Helping Congregations Make Courageous Choices

Temple Oheb Shalom interim Rabbi Marc. L. Disick

“It takes courage for congregational leaders to say they want an interim rabbi,” said Rabbi Marc L. Disick, interim rabbi of Temple Oheb Shalom, a historic congregation on Park Heights Avenue in Pikesville. “But this is our opportunity to maybe change the way we do things, and the way we relate and connect to one another at the most sacred and most important levels. And that’s what a good interim, a seasoned interim, can help people do — make some courageous choices and decisions.”

Disick, an interim rabbi trained specifically to deal with congregations in crisis, came to Oheb last spring following the suspension of longtime spiritual leader Rabbi Steven M. Fink. Disick helps guide congregations through a process of healing and learning for themselves how to move forward. A process, Disick said, that mirrors family therapy.

“Our institutions are like families, and sometimes families go through divorces,” Disick said. “And we don’t walk away from our friends when they’re going through something hard. We help them walk through it. As hard as it might be, we don’t walk away.”

Disick, along with Rabbi Sarah Marion and Rabbi Emeritus Donald R. Berlin make up the spiritual leadership at the congregation, which faced a crisis last May when Fink was suspended following an allegation of sexual impropriety with a minor teen a number of years ago. He was subsequently expelled from the Central Conference of American Rabbis, the Reform Rabbinic leadership organization, and his contract with the temple was terminated.

Disick was born in Brooklyn, New York, and raised in a Reform household in West Hempstead, Long Island. But after his parents divorced, his Methodist stepmother urged his father to send him to a shul to study for his bar mitzvah. From age 11 to 20 he attended a Lubavitch center.

“Lubavitch really taught me a lot about what it is to welcome people into your synagogue,” Disick said.

He received his undergraduate degree in Judaic studies and classical rhetoric at Albany State, lived in Israel and went on to a master’s at NYU in Jewish education, ultimately attending Hebrew Union College-Jewish Institute of Religion. He was ordained in 1986.

Judaic studies was always an interest, but what really sparked serious study was watching his stepmother’s conversion to Judaism.

“When the rabbi handed her the Torah they were both smiling,” he recalled. “And I wanted that. I was a sophomore in college, it was 1978 and I have not looked back.”

Temple Oheb Shalom’s sanctuary.

His career path leading to his decision to work as an interim rabbi included working as a regional director for the Reform Jewish movement, covering 58 congregations in New Jersey and the West Hudson Valley.

Our institutions are like families, and sometimes families go through divorces,” Disick said. “And we don’t walk away from our friends when they’re going through something hard. — Rabbi Marc L. Disick

It was during that time, in the 1980s, that Disick began attending seminars with the late Edwin H. Friedman, a rabbi, family therapist, author and founder of Bethesda Jewish Congregation. Friedman is known for his influential book, “Generation to Generation,” that instructed congregational religious leaders to lead more effectively by being self-differentiated, non-anxious and present with those one is leading. Self-knowledge and self-control is key. He used a family therapy approach for congregations in crisis.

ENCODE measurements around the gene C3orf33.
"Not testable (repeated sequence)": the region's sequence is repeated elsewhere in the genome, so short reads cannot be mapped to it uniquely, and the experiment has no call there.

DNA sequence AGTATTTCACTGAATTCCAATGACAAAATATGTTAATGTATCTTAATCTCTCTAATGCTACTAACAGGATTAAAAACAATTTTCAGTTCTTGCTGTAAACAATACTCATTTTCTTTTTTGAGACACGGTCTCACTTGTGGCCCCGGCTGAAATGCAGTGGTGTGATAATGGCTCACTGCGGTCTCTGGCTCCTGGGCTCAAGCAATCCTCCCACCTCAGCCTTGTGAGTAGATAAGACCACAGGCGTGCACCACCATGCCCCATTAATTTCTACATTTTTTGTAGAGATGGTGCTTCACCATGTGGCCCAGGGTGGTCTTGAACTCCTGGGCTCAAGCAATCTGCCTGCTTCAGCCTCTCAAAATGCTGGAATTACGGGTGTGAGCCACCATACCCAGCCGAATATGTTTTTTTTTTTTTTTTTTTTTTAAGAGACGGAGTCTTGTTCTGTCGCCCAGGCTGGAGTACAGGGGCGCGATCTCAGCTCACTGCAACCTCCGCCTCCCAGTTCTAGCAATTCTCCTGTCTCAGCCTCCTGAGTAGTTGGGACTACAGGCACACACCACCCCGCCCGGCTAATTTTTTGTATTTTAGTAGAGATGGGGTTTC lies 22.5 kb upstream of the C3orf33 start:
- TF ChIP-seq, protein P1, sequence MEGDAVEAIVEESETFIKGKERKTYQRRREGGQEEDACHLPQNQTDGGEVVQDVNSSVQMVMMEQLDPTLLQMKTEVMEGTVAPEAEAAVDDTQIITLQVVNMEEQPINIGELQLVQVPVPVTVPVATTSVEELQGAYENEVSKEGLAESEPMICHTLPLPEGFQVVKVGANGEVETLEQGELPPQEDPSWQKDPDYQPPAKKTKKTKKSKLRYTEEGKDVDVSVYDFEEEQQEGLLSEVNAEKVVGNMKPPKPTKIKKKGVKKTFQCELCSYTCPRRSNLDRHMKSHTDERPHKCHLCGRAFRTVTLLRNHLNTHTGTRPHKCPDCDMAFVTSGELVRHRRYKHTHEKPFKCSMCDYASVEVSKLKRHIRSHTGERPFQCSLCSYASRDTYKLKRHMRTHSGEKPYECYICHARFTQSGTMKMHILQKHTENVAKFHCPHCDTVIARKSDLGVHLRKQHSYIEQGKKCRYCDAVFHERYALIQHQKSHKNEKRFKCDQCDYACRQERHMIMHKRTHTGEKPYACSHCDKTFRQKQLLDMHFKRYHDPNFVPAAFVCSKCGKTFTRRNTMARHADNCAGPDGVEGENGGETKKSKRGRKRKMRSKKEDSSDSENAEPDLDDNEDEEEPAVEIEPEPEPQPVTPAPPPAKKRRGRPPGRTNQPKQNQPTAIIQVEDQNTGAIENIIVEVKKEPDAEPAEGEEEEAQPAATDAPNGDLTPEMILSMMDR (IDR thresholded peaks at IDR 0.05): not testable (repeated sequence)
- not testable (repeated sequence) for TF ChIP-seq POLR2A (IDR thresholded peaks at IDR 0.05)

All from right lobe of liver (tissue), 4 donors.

“Friedman helped leaders focus on relationships as opposed to individuals as the source of problems,” Disick said.

After serving congregations in a number of states, Disick ultimately decided his strength was as an interim rabbi.

“I help people look at what they may not want to look at. Denial is very powerful,” he said. “A rabbi is in such a supreme position of trust and this person is the keeper of their sacred treasures of memory. Sad and tragic, and joyful. It’s very hard for people to integrate the fact that someone they love could hurt their house.”

But Disick said pain makes people receptive to change. “I’m here to ensure a healthy process. And the process here was healthy.”

Disick gives Oheb immediate past-president Mina Wender credit for handling the process during the congregation’s crisis in a healthy way by bringing in an organizational mental health professional.

Disick’s office includes a portrait of Leonard Nimoy as Mr. Spock. Spock’s “Live Long and Prosper” motto and its hand gesture were drawn from Nimoy’s Judaism.

“She said, ‘We need help, and we can do better,’” Disick recalled. “And there are few things that threaten an unhealthy system, more than a good mental health professional. And that really began to jostle things up.”

Wender said Disick offered “wise counsel in a time of crisis.”

“The most important thing he did was to reach out to the congregants through a series a small group meetings as well as individual meetings,” she said. “His presence has helped to uplift the congregation in many ways. Services have been warm and friendly. He has helped our board to focus and set goals and direction.”

A congregation needs to look honestly at itself, Disick added, to move forward and have an honest relationship with the next settled rabbi.

“When a congregation can portray legitimate, heartfelt self-awareness of the strengths that they’ve come to discover, and their own weaknesses that they still have to work on — now, that’s an interesting relationship.”

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